Connecticut’s road to perfection and history makes a final stop in Indianapolis for the NCAA Women’s Final Four.
The Huskies are only two wins away from yet another national championship, which would be the 11th in program history, and a special place in history books, as well as individual milestones for coach Geno Auriemma and star players Breanna Stewart, Moriah Jefferson and Morgan Tuck. The Huskies have won 22 straight NCAA Tournament games, passing longtime rival Tennessee for the longest streak.
Joining Connecticut are three programs making their first appearances in the Final Four: Oregon State, Syracuse and Washington. Oregon State, the No. 2 seed from the Dallas Region, will play Connecticut in Sunday night’s first semifinal at 6 p.m., with the game airing on ESPN. Syracuse, the No. 4 seed from the Sioux Falls Region, and Washington, the No. 7 seed from the Lexington Region, will play the second semifinal at 8:30 p.m., with that game switching over to ESPN2.
Connecticut, the top seed from the Bridgeport Region, will be making its ninth straight appearance in the Final Four.
Chasing history: With two wins, Connecticut (36-0) would become the first women’s college basketball team to win four straight national titles. Before her career at Connecticut got started, Stewart set a goal of winning four national titles, a feat never done by any collegiate women’s or men’s player. Stewart, a first-team All-American forward, is in position to do it. Jefferson, the fabulous senior first-team All-America point guard, and Tuck, a 6-2 senior forward and second-team All-American, would join Stewart as four-time national title winners. Auriemma could claim his 11th national title as a coach, passing the legendary John Wooden of UCLA for most in college basketball history. Connecticut also is seeking its sixth unbeaten season. The Huskies enter the Final Four with a 73-game winning streak, the second longest in team and Division I women’s history.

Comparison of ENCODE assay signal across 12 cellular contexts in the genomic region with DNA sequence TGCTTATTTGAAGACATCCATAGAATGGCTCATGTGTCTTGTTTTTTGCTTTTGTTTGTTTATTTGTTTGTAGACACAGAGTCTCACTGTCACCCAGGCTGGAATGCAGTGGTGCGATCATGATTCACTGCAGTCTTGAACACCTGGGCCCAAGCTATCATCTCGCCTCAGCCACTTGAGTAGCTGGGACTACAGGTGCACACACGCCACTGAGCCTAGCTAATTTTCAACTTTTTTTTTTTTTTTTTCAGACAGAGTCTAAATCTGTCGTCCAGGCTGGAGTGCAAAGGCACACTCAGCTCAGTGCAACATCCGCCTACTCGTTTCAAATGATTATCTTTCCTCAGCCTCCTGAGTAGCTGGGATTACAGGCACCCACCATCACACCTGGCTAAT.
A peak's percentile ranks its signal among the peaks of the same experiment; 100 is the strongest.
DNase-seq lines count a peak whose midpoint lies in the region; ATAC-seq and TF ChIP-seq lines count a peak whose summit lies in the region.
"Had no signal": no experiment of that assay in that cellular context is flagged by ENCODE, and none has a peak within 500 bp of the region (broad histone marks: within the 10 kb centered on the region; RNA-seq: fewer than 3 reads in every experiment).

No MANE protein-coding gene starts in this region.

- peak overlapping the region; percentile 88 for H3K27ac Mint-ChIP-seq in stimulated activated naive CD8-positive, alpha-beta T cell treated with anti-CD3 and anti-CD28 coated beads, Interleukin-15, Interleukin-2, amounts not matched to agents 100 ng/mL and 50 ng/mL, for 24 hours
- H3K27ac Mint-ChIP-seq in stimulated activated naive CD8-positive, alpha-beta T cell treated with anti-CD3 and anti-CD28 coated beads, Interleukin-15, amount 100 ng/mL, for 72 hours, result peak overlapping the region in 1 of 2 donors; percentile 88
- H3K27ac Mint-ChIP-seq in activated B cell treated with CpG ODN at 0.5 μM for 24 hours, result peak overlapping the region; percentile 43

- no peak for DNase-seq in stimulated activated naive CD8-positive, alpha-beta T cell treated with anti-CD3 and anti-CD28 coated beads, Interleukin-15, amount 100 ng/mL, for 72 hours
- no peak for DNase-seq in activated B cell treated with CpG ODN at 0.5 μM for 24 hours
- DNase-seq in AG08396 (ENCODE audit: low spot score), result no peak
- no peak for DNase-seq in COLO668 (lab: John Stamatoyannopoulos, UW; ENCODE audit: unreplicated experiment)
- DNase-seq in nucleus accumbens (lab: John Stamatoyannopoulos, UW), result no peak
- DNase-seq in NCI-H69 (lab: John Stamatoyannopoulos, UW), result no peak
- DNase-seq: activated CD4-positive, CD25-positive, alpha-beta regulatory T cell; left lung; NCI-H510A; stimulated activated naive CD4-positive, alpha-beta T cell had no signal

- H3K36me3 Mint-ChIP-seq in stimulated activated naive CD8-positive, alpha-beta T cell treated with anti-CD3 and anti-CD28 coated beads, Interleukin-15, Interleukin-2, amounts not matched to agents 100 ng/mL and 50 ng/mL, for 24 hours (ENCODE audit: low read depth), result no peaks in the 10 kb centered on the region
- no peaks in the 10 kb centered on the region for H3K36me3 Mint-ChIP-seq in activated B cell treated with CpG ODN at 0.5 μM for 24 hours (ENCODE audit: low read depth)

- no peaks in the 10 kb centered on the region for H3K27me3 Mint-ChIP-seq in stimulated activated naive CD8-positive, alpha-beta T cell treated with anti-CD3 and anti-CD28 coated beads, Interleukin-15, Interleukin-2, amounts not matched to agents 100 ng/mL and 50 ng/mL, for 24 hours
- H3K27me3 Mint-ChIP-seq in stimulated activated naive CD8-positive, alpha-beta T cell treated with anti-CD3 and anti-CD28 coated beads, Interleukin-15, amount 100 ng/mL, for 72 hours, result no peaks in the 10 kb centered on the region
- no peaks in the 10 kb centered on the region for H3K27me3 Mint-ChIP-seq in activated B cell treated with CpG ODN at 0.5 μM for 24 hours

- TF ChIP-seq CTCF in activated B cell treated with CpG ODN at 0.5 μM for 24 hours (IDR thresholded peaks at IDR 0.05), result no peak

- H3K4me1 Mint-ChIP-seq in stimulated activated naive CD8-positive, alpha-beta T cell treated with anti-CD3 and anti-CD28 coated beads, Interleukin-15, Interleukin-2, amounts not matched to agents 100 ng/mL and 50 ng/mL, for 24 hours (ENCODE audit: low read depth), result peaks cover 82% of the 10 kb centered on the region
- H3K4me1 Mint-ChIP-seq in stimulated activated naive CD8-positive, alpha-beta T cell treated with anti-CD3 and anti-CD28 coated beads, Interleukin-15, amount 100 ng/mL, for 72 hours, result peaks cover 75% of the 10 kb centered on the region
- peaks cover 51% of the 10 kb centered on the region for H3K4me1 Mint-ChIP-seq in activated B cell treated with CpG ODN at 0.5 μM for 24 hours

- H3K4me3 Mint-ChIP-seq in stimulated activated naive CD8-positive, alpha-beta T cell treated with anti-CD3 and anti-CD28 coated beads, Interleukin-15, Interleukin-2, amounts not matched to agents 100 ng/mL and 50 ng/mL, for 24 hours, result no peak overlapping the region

Re-writing history? Is Connecticut’s dominance ruining the women’s game? The criticism started after Connecticut’s 60-point win over Mississippi State in the Sweet 16 and the questions likely will continue in Indianapolis. One way to put the questions to rest is for a team to beat the Huskies. Oregon State (32-4) will get the first shot in the semifinals. Oregon State isn’t as much of a surprise to be in Indianapolis as Syracuse and Washington. The Pac-12 champions have been a top-10-caliber team all season and have won 22 of their last 23 games, including a huge 60-57 win over top-seeded Baylor in the Elite Eight. The Beavers are one of the best defensive teams in the country (No. 1 in field-goal percentage defense). Oregon State has the fabulous trio of senior guard Jamie Weisner (17.5 points per game), junior point guard Sydney Wiese (12.8 points, 5.7 rebounds 5.1 assists), a matchup nightmare at 6-1, and 6-6 senior center Ruth Hamblin (11.8 points, 10 rebounds,, and 124 total blocks).